Firm fined £100,000 after boy in its care drowned during trip to Bawsey Pits

PUBLISHED: 13:05 10 March 2017 | UPDATED: 13:05 10 March 2017

A firm has been ordered to pay £100,000 after a 16-year-old boy in its care drowned on a trip to Bawsey Pits. PHOTO: Matthew Usher.

A firm has been ordered to pay £100,000 after a 16-year-old boy in its care drowned on a trip to Bawsey Pits. PHOTO: Matthew Usher.

Archant

A firm has been ordered to pay £100,000 after a 16-year-old boy in its care drowned on a trip to Bawsey Pits.

Castle Homes Limited, which ran Castle Lodge home for young people, in Cambridgeshire, admitted breaching health and safety regulations over the incident on July 16, 2013.

Two support workers - one from Wisbech - also faced charges over the death of Umar Balogun, from Waltham Forest, north-east London, but were cleared following a trial at King’s Lynn Crown Court.

At the Old Bailey, Judge Mark Dennis QC ordered Castle Homes to pay a fine of £80,000 and £20,000 prosecution costs to the Health and Safety Executive.

He said the death exposed “flaws in the system” as well as “obvious errors” on the day, including failing to make a risk assessment for the trip.

Both staff members who went on the trip were “raw recruits” when there was another more experienced person who could have gone, he said.

Outlining the case, Prosecutor Quentin Hunt said staff made no efforts to stop Umar and another boy from getting into the water despite a number of “No swimming” signs.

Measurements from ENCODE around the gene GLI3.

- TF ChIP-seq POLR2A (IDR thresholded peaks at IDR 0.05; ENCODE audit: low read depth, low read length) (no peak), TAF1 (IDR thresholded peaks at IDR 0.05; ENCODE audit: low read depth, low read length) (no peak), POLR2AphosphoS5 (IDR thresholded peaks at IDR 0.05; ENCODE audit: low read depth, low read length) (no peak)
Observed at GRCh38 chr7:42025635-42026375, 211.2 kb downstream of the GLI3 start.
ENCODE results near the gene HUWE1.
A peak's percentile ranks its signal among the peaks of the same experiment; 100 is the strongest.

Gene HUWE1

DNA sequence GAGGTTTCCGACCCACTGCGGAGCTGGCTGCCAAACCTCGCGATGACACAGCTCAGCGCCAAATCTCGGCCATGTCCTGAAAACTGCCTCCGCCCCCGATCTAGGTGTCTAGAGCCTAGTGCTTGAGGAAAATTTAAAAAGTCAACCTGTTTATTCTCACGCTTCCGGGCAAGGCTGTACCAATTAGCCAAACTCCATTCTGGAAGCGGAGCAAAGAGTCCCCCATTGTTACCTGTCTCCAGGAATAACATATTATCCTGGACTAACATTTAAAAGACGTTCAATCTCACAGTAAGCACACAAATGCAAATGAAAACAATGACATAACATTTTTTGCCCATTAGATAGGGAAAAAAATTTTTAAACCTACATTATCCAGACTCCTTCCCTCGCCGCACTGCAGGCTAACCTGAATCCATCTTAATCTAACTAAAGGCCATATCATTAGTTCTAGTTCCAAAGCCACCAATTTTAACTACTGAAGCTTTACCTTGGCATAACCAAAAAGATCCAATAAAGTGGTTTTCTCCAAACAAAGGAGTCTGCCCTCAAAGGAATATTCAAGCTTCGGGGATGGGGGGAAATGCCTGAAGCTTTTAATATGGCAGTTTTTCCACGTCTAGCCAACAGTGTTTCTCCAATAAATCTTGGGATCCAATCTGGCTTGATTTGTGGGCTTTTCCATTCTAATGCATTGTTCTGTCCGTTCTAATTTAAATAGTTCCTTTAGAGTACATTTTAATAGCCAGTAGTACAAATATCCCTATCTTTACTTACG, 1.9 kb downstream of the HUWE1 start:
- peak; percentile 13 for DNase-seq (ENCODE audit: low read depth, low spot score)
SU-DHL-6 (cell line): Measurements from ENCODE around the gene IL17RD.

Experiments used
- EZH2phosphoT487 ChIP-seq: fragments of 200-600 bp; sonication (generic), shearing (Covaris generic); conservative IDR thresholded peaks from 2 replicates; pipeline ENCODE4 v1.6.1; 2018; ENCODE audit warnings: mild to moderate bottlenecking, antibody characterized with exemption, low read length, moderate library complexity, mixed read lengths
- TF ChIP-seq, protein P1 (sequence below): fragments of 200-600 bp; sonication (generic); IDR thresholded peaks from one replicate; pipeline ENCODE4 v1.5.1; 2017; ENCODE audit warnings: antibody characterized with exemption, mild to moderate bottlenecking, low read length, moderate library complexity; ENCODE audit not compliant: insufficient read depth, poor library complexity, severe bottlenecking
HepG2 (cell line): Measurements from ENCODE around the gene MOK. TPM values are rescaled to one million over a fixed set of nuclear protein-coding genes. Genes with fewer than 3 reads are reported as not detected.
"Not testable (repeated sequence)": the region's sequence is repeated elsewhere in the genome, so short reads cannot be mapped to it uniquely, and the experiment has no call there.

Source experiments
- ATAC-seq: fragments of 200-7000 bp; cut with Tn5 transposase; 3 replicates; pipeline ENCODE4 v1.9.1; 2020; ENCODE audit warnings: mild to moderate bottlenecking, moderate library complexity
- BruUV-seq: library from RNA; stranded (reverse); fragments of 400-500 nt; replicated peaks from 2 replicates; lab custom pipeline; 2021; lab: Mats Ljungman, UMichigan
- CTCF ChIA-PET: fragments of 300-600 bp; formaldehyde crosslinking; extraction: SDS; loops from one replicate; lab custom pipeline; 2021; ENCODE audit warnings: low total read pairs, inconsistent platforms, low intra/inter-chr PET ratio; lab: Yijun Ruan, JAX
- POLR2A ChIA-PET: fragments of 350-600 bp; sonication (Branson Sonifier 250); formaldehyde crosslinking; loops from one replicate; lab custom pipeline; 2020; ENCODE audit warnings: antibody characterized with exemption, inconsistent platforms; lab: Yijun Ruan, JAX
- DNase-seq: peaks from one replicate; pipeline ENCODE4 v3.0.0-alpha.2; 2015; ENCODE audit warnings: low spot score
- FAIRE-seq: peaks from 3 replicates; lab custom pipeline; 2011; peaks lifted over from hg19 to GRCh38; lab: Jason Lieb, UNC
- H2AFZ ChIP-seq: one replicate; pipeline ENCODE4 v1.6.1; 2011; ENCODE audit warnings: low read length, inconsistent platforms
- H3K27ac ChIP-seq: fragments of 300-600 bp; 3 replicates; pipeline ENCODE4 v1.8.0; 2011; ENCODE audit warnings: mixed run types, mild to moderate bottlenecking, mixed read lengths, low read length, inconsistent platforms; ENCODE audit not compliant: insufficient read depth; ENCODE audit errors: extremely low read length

Mr Hunt, for the Health and Safety Executive, said there was “systemic failure” at Castle Lodge which went on over a “long period”.

He said: “The failings of the company amount to high culpability. The company was directly and immediately responsible for the trip from the home which resulted in the fatal accident.”

He highlighted “inadequate” training and induction of staff and said ad hoc trips had no proper risk assessment.

Mitigating, Angus Withington said Castle Lodge was shut down “effectively as a moral decision” as it was thought to be “the right thing to do”.

He outlined changes Castle Homes had made in the wake of the accident.

They included a requirement for temporary staff to read health and safety documentation, enforcement of “group leader responsibilities”, and training in “dynamic risk assessment”.

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